What are Roofing Clips? (And When Should You Use Them)

When it comes to roofing clips, you have to know what you’re doing.

If you’re going to be working on a roof, you need to know how to use these clips. And if you don’t, then this article is for you!

And then we’ll talk about when you should use them.

What are roofing clips?

Roofing clips are small metal components used in construction to secure roofing materials. They are typically made of galvanized steel or stainless steel.

These clips are used to attach roofing panels, accommodate expansion and contraction, secure snow retention systems, stabilize tile or slate roofing, and improve installation efficiency.

What’s the purpose of using roofing clips?

Secure attachment

Roofing clips are used to securely attach roofing panels or materials to the underlying structure. They provide a strong connection that prevents the panels from lifting or shifting in high winds or extreme weather conditions.

Accommodate expansion and contraction

Roofing materials, particularly metal panels, expand and contract with temperature variations. Roofing clips allow for slight movement and help accommodate these thermal changes without causing stress or damage to the roof.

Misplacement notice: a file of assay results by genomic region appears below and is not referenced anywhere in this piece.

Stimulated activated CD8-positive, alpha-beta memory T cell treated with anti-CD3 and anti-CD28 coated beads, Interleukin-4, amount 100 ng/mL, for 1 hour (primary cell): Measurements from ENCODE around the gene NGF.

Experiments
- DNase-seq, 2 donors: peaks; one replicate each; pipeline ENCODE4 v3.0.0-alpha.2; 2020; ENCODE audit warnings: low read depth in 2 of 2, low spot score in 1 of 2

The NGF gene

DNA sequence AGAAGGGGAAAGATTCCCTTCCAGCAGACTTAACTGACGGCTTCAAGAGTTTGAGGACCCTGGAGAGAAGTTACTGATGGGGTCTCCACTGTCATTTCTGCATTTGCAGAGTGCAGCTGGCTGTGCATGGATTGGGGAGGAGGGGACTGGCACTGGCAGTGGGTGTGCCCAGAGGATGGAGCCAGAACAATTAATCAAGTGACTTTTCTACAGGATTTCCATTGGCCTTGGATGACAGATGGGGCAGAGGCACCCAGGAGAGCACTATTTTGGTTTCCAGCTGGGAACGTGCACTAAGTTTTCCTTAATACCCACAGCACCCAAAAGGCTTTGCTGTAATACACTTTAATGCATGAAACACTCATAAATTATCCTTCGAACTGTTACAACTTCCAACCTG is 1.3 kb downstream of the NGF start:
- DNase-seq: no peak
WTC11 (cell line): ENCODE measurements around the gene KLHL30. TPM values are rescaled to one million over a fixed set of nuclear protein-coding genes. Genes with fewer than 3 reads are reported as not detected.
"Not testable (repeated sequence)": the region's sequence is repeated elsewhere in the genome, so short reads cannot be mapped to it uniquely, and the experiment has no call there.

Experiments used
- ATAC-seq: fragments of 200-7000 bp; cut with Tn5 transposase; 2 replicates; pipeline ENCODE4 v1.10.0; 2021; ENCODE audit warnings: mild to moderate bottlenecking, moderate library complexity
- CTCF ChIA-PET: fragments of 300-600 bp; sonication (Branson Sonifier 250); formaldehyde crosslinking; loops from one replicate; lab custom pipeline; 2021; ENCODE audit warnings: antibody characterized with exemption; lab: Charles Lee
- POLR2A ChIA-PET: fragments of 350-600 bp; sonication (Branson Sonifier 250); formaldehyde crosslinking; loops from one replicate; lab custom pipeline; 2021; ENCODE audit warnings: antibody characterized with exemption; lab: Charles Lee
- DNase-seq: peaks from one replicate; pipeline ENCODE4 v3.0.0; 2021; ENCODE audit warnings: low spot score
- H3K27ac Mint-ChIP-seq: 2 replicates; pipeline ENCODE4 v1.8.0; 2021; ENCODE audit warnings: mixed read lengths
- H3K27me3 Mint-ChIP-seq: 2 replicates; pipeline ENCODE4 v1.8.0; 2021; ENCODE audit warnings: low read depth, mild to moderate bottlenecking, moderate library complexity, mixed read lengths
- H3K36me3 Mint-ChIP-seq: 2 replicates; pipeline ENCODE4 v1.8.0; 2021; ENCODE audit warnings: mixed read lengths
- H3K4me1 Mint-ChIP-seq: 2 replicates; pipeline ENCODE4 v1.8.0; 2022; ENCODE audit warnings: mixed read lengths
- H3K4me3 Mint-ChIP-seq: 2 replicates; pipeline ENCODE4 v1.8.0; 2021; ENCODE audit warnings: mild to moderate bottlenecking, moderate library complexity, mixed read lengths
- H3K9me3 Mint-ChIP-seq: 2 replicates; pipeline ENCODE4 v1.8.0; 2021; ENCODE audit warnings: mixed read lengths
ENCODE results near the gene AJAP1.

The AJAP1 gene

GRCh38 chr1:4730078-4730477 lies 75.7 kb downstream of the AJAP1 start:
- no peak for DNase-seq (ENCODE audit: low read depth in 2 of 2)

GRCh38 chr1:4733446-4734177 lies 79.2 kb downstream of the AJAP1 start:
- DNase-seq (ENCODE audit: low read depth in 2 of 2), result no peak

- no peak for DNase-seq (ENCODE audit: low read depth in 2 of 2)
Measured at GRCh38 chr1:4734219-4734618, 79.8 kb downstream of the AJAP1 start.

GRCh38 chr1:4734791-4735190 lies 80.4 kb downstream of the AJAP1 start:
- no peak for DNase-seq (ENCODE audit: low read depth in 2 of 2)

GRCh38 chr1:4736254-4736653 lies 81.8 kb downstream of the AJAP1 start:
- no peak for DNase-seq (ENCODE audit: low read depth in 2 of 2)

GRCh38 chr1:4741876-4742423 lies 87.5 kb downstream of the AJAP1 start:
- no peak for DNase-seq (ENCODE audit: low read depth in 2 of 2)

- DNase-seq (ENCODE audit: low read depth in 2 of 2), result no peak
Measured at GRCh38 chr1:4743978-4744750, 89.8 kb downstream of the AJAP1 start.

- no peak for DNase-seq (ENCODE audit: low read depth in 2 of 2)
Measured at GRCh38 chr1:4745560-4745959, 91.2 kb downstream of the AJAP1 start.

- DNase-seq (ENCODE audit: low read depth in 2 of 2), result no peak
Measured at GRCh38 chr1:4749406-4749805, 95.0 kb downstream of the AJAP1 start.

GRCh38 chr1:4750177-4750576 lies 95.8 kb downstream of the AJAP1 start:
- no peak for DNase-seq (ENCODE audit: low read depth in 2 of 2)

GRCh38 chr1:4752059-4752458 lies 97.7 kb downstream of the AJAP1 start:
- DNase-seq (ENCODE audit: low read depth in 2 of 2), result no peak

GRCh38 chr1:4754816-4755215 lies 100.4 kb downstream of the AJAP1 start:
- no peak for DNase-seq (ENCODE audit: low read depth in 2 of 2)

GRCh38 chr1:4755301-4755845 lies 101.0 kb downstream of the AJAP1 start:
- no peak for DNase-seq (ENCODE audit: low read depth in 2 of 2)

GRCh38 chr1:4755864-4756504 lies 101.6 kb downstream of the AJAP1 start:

Prevent uplift

By securely fastening the roofing materials, roofing clips help prevent uplift, which is the upward force generated by wind that can dislodge or damage the roof. They play a crucial role in maintaining the structural integrity of the roof during storms or windy conditions.

Snow retention

In areas with heavy snowfall, roofing clips are used to attach snow retention systems or snow guards. These clips help hold the snow in place on the roof, preventing sudden snow slides or avalanches that can cause damage or pose a safety risk.

Stabilize tile or slate roofing

Roofing clips are often utilized in tile or slate roofing systems to provide stability. They help secure individual tiles or slates in place, preventing movement or displacement due to wind or other external forces.

Improve installation efficiency